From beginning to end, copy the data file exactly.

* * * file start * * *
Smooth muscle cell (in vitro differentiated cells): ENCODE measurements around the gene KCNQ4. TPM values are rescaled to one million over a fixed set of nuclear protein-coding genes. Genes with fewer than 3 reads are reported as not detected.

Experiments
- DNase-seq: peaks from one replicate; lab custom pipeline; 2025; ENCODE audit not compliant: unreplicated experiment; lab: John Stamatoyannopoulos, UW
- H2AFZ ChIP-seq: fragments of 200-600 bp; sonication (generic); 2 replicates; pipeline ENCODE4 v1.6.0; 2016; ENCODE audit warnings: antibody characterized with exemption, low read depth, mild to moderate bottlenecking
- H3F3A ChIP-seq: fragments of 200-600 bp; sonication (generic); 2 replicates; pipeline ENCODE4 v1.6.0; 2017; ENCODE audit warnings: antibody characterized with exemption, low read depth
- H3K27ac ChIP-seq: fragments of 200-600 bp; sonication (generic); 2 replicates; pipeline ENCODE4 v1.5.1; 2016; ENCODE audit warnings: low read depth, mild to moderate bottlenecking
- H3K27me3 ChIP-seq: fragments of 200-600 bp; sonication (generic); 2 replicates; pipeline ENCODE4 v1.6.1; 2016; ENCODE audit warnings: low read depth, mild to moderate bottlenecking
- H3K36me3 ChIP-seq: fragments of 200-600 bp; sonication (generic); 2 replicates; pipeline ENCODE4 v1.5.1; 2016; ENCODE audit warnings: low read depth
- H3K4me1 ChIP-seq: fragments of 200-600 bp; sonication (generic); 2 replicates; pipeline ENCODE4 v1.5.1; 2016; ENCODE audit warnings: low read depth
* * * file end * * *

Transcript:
Smooth muscle cell (in vitro differentiated cells): ENCODE measurements around the gene KCNQ4. TPM values are rescaled to one million over a fixed set of nuclear protein-coding genes. Genes with fewer than 3 reads are reported as not detected.

Experiments
- DNase-seq: peaks from one replicate; lab custom pipeline; 2025; ENCODE audit not compliant: unreplicated experiment; lab: John Stamatoyannopoulos, UW
- H2AFZ ChIP-seq: fragments of 200-600 bp; sonication (generic); 2 replicates; pipeline ENCODE4 v1.6.0; 2016; ENCODE audit warnings: antibody characterized with exemption, low read depth, mild to moderate bottlenecking
- H3F3A ChIP-seq: fragments of 200-600 bp; sonication (generic); 2 replicates; pipeline ENCODE4 v1.6.0; 2017; ENCODE audit warnings: antibody characterized with exemption, low read depth
- H3K27ac ChIP-seq: fragments of 200-600 bp; sonication (generic); 2 replicates; pipeline ENCODE4 v1.5.1; 2016; ENCODE audit warnings: low read depth, mild to moderate bottlenecking
- H3K27me3 ChIP-seq: fragments of 200-600 bp; sonication (generic); 2 replicates; pipeline ENCODE4 v1.6.1; 2016; ENCODE audit warnings: low read depth, mild to moderate bottlenecking
- H3K36me3 ChIP-seq: fragments of 200-600 bp; sonication (generic); 2 replicates; pipeline ENCODE4 v1.5.1; 2016; ENCODE audit warnings: low read depth
- H3K4me1 ChIP-seq: fragments of 200-600 bp; sonication (generic); 2 replicates; pipeline ENCODE4 v1.5.1; 2016; ENCODE audit warnings: low read depth